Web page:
SciELO - Scientific Electronic Library Online

 
vol.109 issue10A patient with Castleman's disease mimicking acute pancreatitis author indexsubject indexarticles search
Home Pagealphabetic serial listing  

My SciELO

Services on Demand

Journal

Article

Indicators

Related links

  • On index processCited by Google
  • Have no similar articlesSimilars in SciELO
  • On index processSimilars in Google

Share


Revista Española de Enfermedades Digestivas

Print version ISSN 1130-0108

Rev. esp. enferm. dig. vol.109 n.10 Madrid Oct. 2017

http://dx.doi.org/10.17235/reed.2017.5109/2017 

LETTERS TO THE EDITOR

 

Pancreatic neuroendocrine tumors. Prognostic factors

Tumores neuroendocrinos de páncreas: factores pronósticos

 

 


Key words: Neuroendocrine tumors. Incidental. Pancreas. Prognosis.

Palabras clave: Páncreas. Neuroendocrinos. Incidental.


 

Dear Editor,

We thank Modesto Varas et al. (1) for their opportune comments with regard to the oncologic outcomes of our series of patients undergoing surgery for pancreatic neuroendocrine tumors (PNET) (2). We agree with Varas et al. in relation to the increase in non-functional tumors (73%) and the incidental form of presentation (44%). These figures are in line with those presented in most series (3,4).

The authors contrast overall survival (OS) at five years from our series of patients with their own series and that of Chheda. OS in our study in stages I, II and III (European Neuroendocrine Tumor Society; ENETS) was 90.5%, 100% and 100%, respectively. These figures are similar to those reported by the largest series (3,4).

Given the heterogeneity of PNETs, we believe that it is crucial to stage tumors according to one of the established systems, either ENETS or the American Joint Cancer Commission/International Union Against Cancer (AJCC/UICC) (5), together with the degree of differentiation as defined by the World health Organization (WHO) (5). We believe that generic terms such as "benign", "malign", "local" and "locally advanced" should be avoided as they make assessment of outcomes difficult.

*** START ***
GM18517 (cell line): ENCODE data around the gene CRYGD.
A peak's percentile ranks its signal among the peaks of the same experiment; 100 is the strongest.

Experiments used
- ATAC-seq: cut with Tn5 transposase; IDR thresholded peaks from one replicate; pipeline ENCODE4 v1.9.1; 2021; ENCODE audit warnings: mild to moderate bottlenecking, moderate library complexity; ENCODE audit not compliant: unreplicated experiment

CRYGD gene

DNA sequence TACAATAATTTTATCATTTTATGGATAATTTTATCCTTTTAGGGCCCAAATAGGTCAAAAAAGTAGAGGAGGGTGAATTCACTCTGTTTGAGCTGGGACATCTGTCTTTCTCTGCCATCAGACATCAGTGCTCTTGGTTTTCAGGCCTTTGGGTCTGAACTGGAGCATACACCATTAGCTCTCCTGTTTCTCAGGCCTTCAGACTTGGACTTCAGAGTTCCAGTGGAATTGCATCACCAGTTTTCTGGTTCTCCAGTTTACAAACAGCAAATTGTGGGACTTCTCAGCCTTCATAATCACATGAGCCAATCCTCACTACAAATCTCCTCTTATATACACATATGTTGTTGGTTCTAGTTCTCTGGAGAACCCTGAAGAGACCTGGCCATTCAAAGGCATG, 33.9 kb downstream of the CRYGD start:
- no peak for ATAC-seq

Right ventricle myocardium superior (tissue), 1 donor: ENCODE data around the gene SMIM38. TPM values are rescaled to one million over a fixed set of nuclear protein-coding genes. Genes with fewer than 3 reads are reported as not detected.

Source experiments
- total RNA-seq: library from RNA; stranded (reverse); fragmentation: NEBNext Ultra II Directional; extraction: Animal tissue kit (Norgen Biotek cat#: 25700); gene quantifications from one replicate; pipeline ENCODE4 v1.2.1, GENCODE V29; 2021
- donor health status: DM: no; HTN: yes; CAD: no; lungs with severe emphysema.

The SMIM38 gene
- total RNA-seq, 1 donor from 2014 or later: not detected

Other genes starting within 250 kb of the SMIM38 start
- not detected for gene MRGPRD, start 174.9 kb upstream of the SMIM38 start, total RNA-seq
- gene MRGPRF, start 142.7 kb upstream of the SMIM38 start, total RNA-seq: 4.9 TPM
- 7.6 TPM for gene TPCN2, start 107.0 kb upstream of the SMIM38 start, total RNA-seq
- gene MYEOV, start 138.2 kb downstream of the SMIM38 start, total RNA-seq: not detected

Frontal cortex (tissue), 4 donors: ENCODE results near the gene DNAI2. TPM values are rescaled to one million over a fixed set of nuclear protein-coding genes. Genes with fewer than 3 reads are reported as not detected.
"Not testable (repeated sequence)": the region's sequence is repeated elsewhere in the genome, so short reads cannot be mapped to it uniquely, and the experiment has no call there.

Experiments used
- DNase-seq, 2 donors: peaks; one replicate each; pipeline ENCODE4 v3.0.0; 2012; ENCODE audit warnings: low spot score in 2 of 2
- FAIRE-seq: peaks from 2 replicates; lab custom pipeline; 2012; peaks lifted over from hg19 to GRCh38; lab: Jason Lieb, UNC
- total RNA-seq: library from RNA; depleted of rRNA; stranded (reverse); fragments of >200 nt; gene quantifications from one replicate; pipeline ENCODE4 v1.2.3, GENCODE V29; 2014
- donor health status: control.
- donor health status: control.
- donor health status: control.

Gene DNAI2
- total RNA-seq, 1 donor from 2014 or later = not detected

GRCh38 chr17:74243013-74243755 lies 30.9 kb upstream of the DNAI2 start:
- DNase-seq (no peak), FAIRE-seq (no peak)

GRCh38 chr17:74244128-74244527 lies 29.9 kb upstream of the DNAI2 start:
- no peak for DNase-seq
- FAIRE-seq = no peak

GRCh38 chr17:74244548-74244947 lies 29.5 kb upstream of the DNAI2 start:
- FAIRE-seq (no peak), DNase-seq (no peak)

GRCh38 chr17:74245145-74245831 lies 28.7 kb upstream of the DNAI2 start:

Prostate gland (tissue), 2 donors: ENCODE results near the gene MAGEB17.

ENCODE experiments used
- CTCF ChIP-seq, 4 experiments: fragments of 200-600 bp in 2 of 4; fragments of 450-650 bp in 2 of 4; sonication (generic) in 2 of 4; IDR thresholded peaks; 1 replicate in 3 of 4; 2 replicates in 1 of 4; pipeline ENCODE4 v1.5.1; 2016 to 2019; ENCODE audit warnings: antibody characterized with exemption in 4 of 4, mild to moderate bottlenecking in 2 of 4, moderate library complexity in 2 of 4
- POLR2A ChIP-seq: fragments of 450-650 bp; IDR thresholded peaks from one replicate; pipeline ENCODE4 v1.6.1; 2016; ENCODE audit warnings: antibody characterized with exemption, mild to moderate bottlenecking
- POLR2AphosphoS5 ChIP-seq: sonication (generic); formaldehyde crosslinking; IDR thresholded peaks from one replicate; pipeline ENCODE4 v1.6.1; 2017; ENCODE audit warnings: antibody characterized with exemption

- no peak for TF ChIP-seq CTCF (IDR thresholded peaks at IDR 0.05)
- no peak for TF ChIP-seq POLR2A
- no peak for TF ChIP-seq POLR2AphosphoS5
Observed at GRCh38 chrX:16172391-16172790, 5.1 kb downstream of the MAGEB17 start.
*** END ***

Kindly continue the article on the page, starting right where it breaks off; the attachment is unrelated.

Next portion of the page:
In our series of 21 patients (26.5%) with liver metastases (stage IV), in ten cases these were resected (six with "curative" criteria, R0) and all were treated with cytostatics and therapies targeting the liver. In some non-randomized studies, resection of the primary tumor in the presence of liver metastases has been associated with increased survival (5).

Once again, we thank Varas et al. for their interesting comments which help to shed light on the diagnosis and treatment of PNETs.

 

Javier A. Cienfuegos, Fernando Rotellar and Miguel Ruiz-Canela
Department of General and Digestive Surgery.
Clínica Universidad de Navarra.
Pamplona, Navarra. Spain

 

References

1. Varas M, Cugat E, Capdevilla J. Tumores neuroendocrinos pancreáticos. Rev Esp Enferm Dig 2017;109:480-1.         [ Links ]

2. Cienfuegos JA, Rotellar F, Salguero J, et al. A single institution's 21-year experience with surgically resected pancreatic neuroendocrine tumors: An analysis of survival and prognostic factor. Rev Esp Enferm Digest 2016;108:689-96.         [ Links ]

3. Ellison TA, Wolfgang CL, Chanjuan S, et al. A single institution's 26-year experience with nonfunctional pancreatic neuroendocrine tumors. A validation of current staging systems and a new prognostic nomogram. Ann Surg 2014,259:204-12. DOI: 10.1097/SLA. 0b013e31828f3174.         [ Links ]

4. Birnbaum DJ, Turrini O, Ewald J, et al. Pancreatic neuroendocrine tumor: A multivariate analysis of factors influencing survival. Eur J Surg Oncol 2014;40:1564-71. DOI: 10.1016/j.ejso.2014.06.004.         [ Links ]

5. Bergsland EK, Woltering EA, Rindi G, et al. Neuroendocrine tumors of the pancreas. In: American Joint Committee on Cancer (AJCC). 8th ed. AJCC Cancer Staging Manual. Chicago: Springer; 2017. p. 407-19.         [ Links ]